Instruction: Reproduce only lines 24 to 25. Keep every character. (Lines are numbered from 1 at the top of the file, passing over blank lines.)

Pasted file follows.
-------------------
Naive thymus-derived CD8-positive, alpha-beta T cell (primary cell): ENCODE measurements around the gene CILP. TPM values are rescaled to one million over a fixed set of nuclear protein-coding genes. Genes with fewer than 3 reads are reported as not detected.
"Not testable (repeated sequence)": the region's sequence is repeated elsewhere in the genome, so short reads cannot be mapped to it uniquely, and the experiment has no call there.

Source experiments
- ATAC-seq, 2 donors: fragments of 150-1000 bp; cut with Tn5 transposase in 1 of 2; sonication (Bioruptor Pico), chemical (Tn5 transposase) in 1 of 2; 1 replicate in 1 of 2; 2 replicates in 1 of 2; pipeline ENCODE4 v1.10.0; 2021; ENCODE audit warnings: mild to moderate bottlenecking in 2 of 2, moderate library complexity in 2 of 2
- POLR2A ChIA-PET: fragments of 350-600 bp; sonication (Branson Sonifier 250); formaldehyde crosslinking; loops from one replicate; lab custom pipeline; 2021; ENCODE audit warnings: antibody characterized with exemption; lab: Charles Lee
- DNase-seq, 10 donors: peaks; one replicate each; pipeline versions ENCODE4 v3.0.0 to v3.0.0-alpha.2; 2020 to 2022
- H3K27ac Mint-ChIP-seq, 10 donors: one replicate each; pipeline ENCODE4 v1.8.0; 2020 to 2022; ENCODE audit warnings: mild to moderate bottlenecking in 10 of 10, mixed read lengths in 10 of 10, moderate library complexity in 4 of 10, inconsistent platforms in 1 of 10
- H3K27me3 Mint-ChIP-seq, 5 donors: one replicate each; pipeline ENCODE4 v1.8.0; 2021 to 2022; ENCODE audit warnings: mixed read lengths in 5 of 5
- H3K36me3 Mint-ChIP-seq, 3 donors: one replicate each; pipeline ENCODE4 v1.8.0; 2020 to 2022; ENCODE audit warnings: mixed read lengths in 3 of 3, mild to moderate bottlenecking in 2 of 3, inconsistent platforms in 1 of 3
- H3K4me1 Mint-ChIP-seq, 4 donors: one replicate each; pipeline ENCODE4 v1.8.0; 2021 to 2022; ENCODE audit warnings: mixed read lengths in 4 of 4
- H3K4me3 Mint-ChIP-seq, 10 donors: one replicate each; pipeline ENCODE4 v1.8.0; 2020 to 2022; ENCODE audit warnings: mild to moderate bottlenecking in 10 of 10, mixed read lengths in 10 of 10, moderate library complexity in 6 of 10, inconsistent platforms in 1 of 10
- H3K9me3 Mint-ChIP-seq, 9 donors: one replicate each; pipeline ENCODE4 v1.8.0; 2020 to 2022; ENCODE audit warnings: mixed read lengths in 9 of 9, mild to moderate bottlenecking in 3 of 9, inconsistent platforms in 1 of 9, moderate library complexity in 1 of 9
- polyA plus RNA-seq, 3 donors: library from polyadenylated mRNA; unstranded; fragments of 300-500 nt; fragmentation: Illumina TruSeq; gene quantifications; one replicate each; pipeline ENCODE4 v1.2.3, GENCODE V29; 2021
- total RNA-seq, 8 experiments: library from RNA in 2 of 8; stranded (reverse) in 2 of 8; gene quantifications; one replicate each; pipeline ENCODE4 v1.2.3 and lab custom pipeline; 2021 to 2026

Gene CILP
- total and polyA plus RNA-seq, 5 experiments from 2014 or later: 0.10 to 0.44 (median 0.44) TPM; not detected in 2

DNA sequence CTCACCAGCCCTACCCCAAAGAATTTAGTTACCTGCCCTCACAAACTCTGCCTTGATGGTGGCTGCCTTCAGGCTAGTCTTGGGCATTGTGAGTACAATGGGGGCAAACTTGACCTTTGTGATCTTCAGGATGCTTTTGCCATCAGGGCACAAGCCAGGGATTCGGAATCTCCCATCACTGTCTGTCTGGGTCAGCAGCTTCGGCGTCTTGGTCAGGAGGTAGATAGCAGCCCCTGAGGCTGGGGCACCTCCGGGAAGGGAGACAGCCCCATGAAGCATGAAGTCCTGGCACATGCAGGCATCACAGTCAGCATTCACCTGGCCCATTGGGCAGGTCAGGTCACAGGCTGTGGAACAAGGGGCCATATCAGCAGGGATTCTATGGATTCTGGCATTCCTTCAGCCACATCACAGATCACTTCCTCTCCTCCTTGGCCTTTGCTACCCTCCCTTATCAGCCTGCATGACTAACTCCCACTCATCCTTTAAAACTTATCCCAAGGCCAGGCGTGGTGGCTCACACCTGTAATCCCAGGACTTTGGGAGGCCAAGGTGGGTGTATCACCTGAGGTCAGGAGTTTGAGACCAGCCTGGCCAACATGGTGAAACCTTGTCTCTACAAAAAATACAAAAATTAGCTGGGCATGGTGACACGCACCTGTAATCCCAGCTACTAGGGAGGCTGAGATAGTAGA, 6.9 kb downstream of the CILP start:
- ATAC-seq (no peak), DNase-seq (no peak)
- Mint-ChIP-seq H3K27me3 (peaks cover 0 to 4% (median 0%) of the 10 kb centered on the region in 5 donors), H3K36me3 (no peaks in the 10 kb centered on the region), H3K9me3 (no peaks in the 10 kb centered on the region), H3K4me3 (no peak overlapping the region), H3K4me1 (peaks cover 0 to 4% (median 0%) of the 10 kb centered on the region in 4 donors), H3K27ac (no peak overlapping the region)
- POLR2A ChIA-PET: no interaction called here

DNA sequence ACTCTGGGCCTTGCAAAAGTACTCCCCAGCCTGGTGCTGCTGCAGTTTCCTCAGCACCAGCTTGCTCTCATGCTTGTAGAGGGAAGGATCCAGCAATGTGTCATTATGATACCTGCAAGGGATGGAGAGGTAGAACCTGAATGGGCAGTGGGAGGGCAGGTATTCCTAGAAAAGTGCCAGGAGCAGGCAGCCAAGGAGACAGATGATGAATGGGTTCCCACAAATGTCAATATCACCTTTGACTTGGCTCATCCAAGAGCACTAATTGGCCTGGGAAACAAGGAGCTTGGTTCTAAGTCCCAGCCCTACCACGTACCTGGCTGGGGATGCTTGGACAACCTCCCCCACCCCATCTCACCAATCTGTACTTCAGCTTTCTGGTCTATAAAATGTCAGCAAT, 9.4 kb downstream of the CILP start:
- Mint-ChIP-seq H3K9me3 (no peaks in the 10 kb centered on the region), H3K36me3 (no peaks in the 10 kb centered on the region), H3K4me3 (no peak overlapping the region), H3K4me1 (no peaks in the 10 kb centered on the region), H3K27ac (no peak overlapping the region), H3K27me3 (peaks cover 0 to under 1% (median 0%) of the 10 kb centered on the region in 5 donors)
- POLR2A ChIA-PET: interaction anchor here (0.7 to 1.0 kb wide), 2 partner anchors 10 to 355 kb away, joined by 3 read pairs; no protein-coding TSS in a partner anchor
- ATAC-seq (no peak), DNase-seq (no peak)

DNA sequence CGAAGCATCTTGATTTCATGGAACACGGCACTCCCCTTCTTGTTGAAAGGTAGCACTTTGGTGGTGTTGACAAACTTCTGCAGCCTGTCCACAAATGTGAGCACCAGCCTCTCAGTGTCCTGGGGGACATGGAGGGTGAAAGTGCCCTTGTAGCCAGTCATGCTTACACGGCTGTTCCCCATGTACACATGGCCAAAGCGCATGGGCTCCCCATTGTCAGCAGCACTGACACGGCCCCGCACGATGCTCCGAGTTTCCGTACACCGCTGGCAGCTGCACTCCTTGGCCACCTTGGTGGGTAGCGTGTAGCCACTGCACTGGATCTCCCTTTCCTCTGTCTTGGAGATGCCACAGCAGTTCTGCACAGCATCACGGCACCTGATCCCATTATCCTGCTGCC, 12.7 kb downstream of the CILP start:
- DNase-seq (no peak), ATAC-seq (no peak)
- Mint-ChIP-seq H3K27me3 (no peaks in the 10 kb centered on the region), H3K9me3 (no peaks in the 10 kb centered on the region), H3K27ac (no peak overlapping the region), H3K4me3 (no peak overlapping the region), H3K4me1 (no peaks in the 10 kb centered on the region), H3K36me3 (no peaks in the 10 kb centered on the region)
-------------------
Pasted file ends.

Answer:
- ATAC-seq (no peak), DNase-seq (no peak)

DNA sequence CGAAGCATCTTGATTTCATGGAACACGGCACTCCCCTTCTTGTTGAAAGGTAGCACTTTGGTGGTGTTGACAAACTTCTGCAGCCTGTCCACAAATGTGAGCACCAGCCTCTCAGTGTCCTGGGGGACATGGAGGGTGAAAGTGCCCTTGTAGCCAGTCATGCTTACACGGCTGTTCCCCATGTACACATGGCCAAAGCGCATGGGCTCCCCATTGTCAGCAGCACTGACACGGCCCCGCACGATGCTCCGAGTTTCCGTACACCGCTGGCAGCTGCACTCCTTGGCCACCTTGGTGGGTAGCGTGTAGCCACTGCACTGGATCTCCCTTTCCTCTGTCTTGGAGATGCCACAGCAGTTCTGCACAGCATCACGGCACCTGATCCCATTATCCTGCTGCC, 12.7 kb downstream of the CILP start: